I understand this would probably be a lot more difficult to do, but I think it would be worth it in the long run.
Why not use the same 2 or 3 systems everytime you test something? For example, if you're testing 4 cases this momth and then testing 5 new cases next month, why not use the same system and then compile the data into a single article? There would still be 2 separate articles, 1 for the 4 cases being compares, and another for the 5 cases being compared. You could even have winners out of those groupings, but at the end of the article there should be a link to a page that compiles and compares all this data, so we would know whether these new cases are better than the old ones.
Then after 2 to 3 years or however long you choose, you could upgrade the systems, applications, and testing methods you use and then take the top 3-5 cases and test those with your new system and method along with any new cases being released so people can compare them to the old ones.
You could have an AMD and Intel setup for example.
Same with testing and comparing graphics cards. If you use the same system with the same games, settings, and applications to test it people can get a better idea the performance increases between different cards. You could also add in some higher settings to compare newer graphics cards and their new features, but if you ran the basic tests, you could compile all the data to a webpage that people could view and have links to each article the GPU is tested in to get more info on specific cards people want to look at and compare. Then after 2 or 3 years when updating your system and testing methods, you could just add in a couple of the other, but still popular cards or recommended buys with the new setup along with the new release of graphics cards.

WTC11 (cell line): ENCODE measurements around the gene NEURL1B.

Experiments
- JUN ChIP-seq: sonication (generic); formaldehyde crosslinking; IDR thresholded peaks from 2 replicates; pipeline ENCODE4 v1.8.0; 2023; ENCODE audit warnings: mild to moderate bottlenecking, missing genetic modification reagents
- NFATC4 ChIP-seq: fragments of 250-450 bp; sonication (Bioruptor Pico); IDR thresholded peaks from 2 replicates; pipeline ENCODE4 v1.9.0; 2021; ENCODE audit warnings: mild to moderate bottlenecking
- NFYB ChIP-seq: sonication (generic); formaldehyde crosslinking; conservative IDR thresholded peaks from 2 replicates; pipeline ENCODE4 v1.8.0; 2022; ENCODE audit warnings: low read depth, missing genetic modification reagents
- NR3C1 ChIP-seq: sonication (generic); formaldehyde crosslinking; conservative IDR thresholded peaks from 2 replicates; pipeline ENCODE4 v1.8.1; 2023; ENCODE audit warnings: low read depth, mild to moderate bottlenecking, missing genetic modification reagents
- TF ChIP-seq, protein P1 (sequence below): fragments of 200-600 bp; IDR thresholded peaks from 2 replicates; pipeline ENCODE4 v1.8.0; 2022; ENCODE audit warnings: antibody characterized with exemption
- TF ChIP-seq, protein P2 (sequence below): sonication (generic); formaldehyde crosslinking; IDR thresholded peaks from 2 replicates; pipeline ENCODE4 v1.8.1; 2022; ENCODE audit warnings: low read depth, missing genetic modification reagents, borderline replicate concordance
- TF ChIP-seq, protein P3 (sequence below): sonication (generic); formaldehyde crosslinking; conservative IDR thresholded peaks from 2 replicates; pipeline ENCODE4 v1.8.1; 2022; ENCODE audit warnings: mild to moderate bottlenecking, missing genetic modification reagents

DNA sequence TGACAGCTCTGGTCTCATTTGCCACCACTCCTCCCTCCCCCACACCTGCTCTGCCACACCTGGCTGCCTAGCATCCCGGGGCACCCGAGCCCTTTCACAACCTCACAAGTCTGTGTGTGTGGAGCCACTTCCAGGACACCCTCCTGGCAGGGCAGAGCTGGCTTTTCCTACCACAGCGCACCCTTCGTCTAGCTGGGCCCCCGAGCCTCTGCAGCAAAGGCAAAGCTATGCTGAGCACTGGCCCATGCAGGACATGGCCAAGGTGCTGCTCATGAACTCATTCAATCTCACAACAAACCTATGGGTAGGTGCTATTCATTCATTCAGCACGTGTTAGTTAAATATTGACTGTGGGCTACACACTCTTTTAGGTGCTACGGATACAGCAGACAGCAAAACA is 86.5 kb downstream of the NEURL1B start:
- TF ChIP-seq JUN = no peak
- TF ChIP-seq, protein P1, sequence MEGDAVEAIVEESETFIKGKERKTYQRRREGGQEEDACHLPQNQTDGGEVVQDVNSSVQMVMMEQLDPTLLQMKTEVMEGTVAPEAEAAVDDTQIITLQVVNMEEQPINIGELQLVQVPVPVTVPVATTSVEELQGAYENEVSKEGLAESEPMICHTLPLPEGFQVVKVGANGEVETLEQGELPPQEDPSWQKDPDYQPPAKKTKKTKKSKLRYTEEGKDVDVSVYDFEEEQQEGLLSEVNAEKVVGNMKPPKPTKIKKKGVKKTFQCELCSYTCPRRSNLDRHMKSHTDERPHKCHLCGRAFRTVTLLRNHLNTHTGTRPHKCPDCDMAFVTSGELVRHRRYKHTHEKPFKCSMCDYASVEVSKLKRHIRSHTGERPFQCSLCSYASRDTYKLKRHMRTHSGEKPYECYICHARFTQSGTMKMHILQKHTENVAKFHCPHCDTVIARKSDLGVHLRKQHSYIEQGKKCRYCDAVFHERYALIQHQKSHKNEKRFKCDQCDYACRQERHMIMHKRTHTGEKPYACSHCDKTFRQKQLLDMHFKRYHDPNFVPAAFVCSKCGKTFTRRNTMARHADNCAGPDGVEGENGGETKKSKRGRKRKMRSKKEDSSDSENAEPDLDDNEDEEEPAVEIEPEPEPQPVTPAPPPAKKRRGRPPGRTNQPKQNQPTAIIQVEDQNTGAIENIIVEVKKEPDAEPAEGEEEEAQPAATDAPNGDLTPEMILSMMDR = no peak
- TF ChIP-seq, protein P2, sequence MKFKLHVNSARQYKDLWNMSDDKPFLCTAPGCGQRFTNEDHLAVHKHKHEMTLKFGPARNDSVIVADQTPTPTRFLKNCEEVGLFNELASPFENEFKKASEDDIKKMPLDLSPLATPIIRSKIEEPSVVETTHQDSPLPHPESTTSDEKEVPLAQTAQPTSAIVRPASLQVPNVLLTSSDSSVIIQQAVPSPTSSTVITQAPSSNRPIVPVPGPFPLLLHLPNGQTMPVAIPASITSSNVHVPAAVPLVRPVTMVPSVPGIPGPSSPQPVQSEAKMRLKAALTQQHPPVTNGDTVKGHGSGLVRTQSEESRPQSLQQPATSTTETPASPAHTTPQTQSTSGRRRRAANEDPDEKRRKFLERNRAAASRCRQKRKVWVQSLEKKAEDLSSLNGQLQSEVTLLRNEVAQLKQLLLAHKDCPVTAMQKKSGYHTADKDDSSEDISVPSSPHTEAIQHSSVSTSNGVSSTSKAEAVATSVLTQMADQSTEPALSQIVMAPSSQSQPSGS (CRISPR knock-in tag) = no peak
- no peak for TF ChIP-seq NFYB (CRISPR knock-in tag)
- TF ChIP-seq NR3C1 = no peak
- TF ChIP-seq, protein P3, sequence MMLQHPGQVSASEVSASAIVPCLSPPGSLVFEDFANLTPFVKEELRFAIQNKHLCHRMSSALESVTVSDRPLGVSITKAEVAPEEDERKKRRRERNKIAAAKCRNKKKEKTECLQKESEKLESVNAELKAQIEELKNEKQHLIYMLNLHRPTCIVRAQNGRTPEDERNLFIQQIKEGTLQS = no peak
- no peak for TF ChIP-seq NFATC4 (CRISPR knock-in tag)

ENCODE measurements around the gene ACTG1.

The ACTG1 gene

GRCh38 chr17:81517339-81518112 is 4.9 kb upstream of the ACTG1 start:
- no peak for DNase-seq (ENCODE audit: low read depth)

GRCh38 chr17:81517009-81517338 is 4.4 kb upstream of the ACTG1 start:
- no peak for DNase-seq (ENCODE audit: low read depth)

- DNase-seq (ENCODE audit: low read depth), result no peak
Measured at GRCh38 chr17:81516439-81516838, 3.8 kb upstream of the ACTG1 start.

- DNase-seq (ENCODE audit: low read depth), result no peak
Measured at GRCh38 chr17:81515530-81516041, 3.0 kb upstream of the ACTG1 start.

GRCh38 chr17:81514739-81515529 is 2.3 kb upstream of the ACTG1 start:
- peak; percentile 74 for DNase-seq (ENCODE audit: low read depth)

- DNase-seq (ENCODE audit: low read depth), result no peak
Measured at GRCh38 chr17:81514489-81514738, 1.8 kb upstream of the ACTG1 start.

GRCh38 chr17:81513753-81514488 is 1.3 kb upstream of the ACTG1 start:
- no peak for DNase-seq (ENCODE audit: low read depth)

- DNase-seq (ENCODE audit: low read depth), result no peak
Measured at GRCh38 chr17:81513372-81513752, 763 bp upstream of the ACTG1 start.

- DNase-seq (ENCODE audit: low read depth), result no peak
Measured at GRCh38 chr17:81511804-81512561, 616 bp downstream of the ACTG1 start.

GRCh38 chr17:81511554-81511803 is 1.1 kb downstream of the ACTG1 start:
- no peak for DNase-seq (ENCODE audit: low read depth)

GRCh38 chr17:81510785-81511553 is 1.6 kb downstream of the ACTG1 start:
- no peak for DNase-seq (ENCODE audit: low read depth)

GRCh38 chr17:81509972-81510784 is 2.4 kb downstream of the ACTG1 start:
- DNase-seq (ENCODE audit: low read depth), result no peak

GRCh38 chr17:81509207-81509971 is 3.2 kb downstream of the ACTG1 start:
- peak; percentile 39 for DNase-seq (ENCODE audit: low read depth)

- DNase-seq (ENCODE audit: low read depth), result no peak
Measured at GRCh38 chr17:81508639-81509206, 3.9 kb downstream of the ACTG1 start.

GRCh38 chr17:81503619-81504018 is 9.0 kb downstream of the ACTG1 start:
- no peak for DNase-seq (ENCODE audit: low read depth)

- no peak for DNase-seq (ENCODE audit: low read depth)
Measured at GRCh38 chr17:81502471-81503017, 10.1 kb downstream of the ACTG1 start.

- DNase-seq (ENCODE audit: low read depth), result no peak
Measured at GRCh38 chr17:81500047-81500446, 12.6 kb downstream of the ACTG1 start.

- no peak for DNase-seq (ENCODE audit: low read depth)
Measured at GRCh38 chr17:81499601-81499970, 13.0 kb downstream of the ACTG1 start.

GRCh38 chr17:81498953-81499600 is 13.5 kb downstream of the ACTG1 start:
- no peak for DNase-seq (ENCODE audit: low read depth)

For instance how much better would the recently released Gigabyte SuperClocked 470 gtx article be if it was being compared to all the other 470 gtxs and it's OCing capabilities compared to reference 470 gtxs that were OC to their limits also.
It just seems like you'd have better data on different hardware and how it compares to other, similar hardware if you kept the rest of the system and testing methods the same and compiled the data from each article together.
Hopefully this is possible and I just didn't waste a bunch of time talking about doing something that's impossible to do. And hopefully it's a good idea too.
Difficulty is definitely one of the factors here. For purely scientific comparisons, it would be a boon to have consistent hardware configurations across the board, but it isn't really feasible outside a lab setting specifically set up for that purpose.
It is important to note that there are reviewers from several different countries who write for THG, most notably USA, France and Germany (with articles from the latter two typically being translated). This makes it much more difficult to keep consistent systems between all of the reviewers. In addition, keeping the same system for 2-3 years would likely cause some people to get upset because of bottlenecks.